Parenting critically affects child behaviour

14 Apr 2015 17:10pm
WINDHOEK, 14 APR (NAMPA) – Children's behaviour is adversely affected by how they are reared by their parents or caregivers, who must be involved in a child’s development and provide the necessary support at all times.
Speaking at the official opening of a three-day national parenting conference in Windhoek on Tuesday, Deputy Minister of Health and Social Services, Juliet Kavetuna said, “Parents who are uninvolved in their children's development tend to raise children who lack warmth in their interactions. Such children also have a low-esteem, lack self-control, and are less competent than their peers.”
Kavetuna also said children who have witnessed gender-based violence at home are at risk of behavioural and emotional problems. She added that they are more likely to either perpetrate or be the victim of violence in adulthood.
“Parental involvement is a critical element of the early care and education of a child. Meaningful family engagement in children's early learning supports school readiness and academic success,” she said.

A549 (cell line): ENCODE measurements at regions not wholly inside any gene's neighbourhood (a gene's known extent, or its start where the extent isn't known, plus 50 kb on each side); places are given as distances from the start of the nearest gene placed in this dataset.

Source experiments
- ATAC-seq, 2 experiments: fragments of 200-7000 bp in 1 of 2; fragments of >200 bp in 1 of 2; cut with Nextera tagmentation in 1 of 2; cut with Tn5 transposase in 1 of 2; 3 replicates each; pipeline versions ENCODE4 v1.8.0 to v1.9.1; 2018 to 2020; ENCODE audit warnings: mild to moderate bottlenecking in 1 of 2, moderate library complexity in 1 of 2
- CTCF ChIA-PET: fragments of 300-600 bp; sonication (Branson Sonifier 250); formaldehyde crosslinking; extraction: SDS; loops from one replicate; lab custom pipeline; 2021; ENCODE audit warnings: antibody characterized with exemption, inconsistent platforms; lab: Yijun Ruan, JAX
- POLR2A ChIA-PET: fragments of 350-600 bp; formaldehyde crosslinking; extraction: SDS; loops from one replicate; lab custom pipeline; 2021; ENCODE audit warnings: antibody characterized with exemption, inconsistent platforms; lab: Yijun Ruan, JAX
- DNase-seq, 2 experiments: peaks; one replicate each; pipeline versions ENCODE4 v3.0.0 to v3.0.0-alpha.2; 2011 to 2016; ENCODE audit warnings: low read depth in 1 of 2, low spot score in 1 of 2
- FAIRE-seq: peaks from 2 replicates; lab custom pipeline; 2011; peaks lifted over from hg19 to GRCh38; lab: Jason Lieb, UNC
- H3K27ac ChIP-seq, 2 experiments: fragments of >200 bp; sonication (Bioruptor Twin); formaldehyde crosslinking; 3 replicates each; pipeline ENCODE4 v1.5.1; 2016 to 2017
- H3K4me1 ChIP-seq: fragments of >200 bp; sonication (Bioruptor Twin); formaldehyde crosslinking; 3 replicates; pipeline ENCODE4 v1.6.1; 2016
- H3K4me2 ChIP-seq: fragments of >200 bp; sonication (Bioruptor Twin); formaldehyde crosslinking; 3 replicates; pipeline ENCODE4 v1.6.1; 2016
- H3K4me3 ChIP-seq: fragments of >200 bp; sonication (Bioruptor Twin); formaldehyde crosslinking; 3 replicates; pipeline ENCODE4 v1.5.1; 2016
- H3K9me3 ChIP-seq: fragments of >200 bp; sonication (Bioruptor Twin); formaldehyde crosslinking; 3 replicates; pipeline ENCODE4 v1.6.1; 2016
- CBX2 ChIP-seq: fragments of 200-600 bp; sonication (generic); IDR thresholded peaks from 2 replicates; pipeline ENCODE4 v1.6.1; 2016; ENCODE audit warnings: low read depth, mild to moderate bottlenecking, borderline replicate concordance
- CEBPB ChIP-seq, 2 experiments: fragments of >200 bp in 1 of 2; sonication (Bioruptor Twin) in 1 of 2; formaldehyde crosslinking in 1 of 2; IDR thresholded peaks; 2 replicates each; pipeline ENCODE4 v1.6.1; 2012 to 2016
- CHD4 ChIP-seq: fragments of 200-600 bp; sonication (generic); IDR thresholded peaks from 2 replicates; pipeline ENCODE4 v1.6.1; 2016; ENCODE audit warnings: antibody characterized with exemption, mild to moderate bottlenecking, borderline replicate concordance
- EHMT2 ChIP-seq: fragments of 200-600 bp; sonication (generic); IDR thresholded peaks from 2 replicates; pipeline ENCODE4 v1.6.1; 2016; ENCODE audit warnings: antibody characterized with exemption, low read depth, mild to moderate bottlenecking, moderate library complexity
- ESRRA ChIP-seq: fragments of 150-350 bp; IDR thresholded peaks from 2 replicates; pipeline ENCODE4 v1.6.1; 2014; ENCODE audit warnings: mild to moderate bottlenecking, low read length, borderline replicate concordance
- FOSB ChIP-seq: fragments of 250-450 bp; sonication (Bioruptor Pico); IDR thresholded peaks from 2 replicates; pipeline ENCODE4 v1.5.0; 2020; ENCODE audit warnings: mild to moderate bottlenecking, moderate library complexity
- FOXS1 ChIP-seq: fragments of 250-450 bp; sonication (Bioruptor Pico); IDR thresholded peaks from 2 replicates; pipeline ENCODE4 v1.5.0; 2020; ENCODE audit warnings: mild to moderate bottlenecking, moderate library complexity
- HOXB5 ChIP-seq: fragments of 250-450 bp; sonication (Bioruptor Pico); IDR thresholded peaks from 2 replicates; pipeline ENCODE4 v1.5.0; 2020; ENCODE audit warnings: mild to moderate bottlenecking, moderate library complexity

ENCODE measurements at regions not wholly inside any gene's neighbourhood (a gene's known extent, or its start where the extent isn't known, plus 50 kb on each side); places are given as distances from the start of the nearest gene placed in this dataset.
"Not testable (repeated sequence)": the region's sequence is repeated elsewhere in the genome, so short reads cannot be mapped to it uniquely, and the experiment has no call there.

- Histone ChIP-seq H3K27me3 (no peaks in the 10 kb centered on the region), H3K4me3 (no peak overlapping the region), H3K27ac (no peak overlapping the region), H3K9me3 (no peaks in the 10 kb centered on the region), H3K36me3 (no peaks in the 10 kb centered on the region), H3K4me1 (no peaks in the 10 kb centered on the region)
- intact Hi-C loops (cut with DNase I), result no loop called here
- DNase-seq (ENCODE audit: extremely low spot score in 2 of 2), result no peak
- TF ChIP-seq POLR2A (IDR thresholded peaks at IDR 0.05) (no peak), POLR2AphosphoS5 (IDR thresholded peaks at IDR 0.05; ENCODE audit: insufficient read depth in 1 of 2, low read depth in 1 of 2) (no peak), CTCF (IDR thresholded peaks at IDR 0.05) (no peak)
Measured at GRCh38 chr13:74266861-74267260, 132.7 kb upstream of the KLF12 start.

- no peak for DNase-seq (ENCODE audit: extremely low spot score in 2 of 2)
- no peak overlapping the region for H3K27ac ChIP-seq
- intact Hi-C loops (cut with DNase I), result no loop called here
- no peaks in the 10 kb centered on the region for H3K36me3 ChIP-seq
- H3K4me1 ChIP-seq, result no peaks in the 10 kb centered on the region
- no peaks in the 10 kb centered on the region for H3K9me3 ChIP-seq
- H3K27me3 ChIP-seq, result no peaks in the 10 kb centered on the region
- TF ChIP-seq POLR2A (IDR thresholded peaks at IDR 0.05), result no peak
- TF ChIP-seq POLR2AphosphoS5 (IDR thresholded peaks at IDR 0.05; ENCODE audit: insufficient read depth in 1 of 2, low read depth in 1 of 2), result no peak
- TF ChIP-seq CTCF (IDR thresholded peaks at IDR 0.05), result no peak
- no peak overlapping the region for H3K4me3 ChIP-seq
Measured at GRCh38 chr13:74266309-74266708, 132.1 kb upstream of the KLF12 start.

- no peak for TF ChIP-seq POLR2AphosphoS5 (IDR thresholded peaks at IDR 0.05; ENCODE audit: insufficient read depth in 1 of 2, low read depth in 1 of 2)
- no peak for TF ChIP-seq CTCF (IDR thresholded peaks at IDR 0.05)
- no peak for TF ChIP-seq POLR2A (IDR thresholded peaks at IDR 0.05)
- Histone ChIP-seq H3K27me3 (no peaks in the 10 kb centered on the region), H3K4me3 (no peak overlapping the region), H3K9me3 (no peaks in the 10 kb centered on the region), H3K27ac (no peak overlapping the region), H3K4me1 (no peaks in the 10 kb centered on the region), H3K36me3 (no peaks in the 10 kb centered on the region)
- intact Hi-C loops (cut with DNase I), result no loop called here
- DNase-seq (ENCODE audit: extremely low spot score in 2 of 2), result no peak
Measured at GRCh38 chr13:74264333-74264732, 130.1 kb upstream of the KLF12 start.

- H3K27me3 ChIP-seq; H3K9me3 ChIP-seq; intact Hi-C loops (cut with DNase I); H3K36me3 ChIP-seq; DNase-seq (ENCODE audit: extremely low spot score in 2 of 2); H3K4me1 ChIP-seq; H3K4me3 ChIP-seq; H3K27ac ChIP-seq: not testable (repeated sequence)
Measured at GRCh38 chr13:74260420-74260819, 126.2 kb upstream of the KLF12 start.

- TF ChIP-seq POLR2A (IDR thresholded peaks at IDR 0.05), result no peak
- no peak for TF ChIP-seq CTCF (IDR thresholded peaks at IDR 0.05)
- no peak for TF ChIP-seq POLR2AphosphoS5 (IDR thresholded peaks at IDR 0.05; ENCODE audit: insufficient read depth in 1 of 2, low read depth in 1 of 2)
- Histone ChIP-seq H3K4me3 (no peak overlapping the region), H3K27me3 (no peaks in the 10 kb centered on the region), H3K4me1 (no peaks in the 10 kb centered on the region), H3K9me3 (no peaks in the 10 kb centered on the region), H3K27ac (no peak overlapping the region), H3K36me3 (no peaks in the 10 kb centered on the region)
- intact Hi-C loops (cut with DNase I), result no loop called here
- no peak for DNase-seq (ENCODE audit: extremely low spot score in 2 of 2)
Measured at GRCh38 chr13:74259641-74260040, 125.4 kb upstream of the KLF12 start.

The national parenting conference is exploring child-centred and rights-based communication, and dialogue between parents, children and the communities in which they live.
It also aims to highlight the importance of positive role models for both parents and children.
Kavetuna said it is essential that effort is made to ensure that ongoing and effective communication and partnerships are established and maintained between parents or caregivers, social workers and school councillors.
She further stated that effective parental care results in healthy and thriving children, and enhances the development of a firm and positive sense of self.
“Children need to know that there is a parent for them who will provide them with love, praise, recognition, nutritious food, security, discipline, warmth, protection, guidance and the attention they deserve,” she said.
Social workers, school councillors, health workers, parents and caregivers, amongst others, are attending the conference.
The Ministry of Health and Social Services and Lifeline/Childline are hosting it.